Often founders of companies simply hold common stock while the company investors hold preferred stock which come with certain rights and preferences Let’s say that you started a company and maybe even got your first round of funding. Things are going well, you got traction, MVP, and  revenue. Let’s say that things are going really well and you end up doing a Series A round. Now you have two classes of shares in your cap table, Series A and Common. Well let’s say things are going extraordinarily well and your have reached millions in revenue, growth rates are through the roof and the company is getting a lot of attention. Let’s say you are the founder and get an offer from an outside an investor to buy common. Good deal right? You get liquidity and are sharing in the companies success. Sorta. The only factor that is problematic is that this will raise the price of your common stock and in turn your options you are granting employees. This screws over your employees, less liquidity, harder for it to be in the money, larger tax burden. I have seen this happen many times.

So how do you avoid this, level the playing field a little, and still give liquidity to founders? Series FF stock. What is Series FF stock? Let me explain.

Series FF stock is a separate class of preferred stock that is issued to founders at the time of incorporation but is basically identical to common except that it is convertible to into shares of the into shares of the series of preferred stock issued to investors in a later financing round (Series A) and sold as part of that round.  So for example, if a VC invests $20 million in a Series A round, it might acquire $17 million in newly issued Series A shares and buy $3 million worth of Series FF shares that convert to Series A from the founder(s).  The Board will usually place a limit on how much of a founder’s interest can be sold, to make sure he or she still has enough skin in the game, so to speak.

Below are some things to keep in mind about Series FF stock:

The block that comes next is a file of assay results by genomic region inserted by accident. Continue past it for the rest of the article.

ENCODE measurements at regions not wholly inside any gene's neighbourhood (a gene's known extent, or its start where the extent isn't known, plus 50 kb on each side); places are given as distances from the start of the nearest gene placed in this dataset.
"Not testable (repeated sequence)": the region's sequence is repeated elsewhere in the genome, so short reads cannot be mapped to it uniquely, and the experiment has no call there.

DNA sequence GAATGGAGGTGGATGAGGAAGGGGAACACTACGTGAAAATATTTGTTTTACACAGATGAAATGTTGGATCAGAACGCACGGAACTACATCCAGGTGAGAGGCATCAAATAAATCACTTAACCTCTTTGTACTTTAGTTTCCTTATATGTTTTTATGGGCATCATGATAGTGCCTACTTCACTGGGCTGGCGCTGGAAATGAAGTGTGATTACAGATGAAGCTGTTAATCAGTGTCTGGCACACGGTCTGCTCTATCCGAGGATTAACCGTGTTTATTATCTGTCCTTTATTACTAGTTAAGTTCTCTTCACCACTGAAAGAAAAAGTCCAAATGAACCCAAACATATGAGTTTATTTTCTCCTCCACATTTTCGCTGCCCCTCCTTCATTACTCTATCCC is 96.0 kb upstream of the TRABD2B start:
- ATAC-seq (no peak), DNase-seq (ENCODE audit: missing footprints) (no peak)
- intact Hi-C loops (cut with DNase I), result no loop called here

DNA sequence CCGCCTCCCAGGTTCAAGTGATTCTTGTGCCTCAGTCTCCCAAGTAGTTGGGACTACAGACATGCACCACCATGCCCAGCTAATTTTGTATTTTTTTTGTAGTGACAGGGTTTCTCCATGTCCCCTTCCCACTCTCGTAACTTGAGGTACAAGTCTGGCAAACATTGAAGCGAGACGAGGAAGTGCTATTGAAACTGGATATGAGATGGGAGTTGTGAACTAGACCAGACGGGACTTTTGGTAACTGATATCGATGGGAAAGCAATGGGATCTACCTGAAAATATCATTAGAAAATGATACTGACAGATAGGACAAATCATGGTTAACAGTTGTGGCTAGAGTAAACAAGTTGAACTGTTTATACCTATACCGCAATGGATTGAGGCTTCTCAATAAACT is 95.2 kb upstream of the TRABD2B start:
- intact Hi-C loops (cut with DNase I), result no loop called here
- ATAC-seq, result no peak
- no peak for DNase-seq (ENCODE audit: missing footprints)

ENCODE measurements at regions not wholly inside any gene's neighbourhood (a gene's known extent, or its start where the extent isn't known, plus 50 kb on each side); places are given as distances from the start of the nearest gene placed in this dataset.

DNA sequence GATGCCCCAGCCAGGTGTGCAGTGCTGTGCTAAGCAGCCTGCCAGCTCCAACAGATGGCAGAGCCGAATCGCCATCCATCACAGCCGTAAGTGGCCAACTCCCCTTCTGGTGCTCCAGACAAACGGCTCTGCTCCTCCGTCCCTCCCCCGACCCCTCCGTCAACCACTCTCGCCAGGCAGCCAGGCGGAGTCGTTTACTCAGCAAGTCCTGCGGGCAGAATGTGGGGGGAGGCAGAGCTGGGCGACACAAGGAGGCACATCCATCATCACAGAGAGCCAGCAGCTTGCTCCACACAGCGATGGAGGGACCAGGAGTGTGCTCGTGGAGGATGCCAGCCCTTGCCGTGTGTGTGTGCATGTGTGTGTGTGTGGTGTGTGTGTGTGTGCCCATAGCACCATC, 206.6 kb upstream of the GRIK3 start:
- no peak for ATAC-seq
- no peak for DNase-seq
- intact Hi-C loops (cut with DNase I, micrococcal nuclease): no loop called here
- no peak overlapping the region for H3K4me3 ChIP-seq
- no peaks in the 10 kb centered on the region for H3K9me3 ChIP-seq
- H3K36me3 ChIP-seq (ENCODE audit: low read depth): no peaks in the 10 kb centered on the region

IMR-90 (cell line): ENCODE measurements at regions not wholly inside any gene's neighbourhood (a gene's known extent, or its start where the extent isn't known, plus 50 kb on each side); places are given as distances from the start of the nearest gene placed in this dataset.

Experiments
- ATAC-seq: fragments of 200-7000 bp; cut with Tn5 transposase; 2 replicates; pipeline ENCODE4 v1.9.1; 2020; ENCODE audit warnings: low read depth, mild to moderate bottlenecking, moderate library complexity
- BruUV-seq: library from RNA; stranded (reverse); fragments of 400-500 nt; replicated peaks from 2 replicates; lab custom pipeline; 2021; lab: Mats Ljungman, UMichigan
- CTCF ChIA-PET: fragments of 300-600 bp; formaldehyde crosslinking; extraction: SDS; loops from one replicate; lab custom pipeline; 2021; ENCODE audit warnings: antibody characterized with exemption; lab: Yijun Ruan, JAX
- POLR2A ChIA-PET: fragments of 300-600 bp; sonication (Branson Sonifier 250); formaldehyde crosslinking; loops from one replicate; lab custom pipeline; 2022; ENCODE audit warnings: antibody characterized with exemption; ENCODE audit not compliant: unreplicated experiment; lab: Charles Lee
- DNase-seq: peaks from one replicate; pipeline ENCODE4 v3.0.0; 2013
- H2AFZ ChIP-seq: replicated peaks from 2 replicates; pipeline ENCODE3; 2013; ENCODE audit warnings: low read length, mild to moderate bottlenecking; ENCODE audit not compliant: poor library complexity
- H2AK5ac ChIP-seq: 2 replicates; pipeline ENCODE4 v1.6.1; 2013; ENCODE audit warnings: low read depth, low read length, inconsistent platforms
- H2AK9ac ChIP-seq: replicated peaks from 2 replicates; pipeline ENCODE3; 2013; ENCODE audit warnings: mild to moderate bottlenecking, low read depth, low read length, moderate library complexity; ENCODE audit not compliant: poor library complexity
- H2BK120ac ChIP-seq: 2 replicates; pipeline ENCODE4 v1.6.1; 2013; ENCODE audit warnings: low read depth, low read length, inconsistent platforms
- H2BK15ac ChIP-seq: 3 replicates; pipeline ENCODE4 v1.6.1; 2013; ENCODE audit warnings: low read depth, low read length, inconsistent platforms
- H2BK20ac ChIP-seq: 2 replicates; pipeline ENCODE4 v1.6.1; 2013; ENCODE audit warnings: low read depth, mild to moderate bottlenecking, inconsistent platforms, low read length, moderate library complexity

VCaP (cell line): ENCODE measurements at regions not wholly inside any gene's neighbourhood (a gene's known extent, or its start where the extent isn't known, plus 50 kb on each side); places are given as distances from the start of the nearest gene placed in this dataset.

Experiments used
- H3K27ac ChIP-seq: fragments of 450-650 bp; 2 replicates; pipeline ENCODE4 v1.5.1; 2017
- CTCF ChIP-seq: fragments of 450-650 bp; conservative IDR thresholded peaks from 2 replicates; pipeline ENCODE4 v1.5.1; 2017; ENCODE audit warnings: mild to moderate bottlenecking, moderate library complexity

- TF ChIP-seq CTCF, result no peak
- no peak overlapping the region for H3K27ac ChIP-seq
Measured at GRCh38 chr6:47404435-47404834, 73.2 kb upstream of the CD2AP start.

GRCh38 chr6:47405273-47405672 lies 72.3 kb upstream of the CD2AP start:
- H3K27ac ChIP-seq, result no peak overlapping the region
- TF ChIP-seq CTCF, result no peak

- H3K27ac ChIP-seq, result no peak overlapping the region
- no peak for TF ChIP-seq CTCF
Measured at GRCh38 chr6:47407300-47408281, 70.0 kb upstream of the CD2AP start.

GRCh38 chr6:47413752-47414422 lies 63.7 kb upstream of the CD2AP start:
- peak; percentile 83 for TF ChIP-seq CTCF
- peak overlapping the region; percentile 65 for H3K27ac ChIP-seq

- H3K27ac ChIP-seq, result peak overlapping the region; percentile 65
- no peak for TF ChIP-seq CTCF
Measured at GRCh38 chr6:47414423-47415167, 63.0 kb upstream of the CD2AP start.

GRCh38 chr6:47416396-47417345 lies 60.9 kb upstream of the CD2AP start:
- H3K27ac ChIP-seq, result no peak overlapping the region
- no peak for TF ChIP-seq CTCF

• Pricing of the stock is complicated. Generally, stock should be issued at fair market value (otherwise, there may be deemed income from the company to the founder). If the Series FF is not issued at initial incorporation, then issuing the Series FF stock at a later point in time will require the founders to pay more than a nominal amount to purchase the shares. As I will describe in a later post, founders stock is typically issued at a very nominal price per share, such as $0.001, so that the company may initially issue 10,000,000 shares for $1000.
  • If the Series FF is issued immediately prior to the Series A financing, then the price per share of the Series FF probably should be at least the same as the Series A. In some respects, the Series FF may be more valuable than the Series A in the future if it can convert into a later round of preferred stock with a liquidation preference greater than the Series A. On the other hand, there is significant risk that the holder never receives liquidity because the board might not allow a conversion to occur (or investors may not be willing to purchase).
  • Legal fees incurred in issuing Series FF may be higher. This is because the Series FF receives some amount of custom drafting and tweaking compared to a typical incorporation. In addition, many attorneys are not familiar with the concept and there are costs incurred in “reinventing the wheel” and getting everyone comfortable. The additional costs involved in setting up the Series FF may be wasted if the future board does not allow the founders to obtain liquidity.
  • It is unclear whether venture funds are willing to allow founders to sell a portion of their stock in connection with a venture financing. Implementing the Series FF before an equity financing sends a message to potential investors that the founders want liquidity in connection with an equity financing. This may not be a good thing to mention when looking for early rounds of financing. However, venture funds may be willing to allow founders to sell in the following situations:
    • The venture fund has to agree to it because there are multiple terms sheets in a competitive deal.
    • The company is doing well (i.e. valuations above $100M and nearing an IPO) and the founders would rather sell the company that wait longer for liquidity.
  • Other mechanisms exist to allow founders to receive liquidity in connection with a venture financing. Companies can repurchase founders common stock for cash, subject to various limitations. The main issue that the Series FF solves is the price difference between preferred stock and common stock. If common stock is repurchased by the company at the same price as preferred stock is being sold to investors, then the fair market value of the common stock for option pricing purposes probably should be the preferred stock price. However, in a company nearing an IPO, the common stock FMV will likely be very close to the preferred stock price anyway. Therefore the Series FF stock probably only incrementally solves for a situation where founders want liquidity and want to preserve a significant price difference between the common stock and preferred stock in an early stage venture financing.
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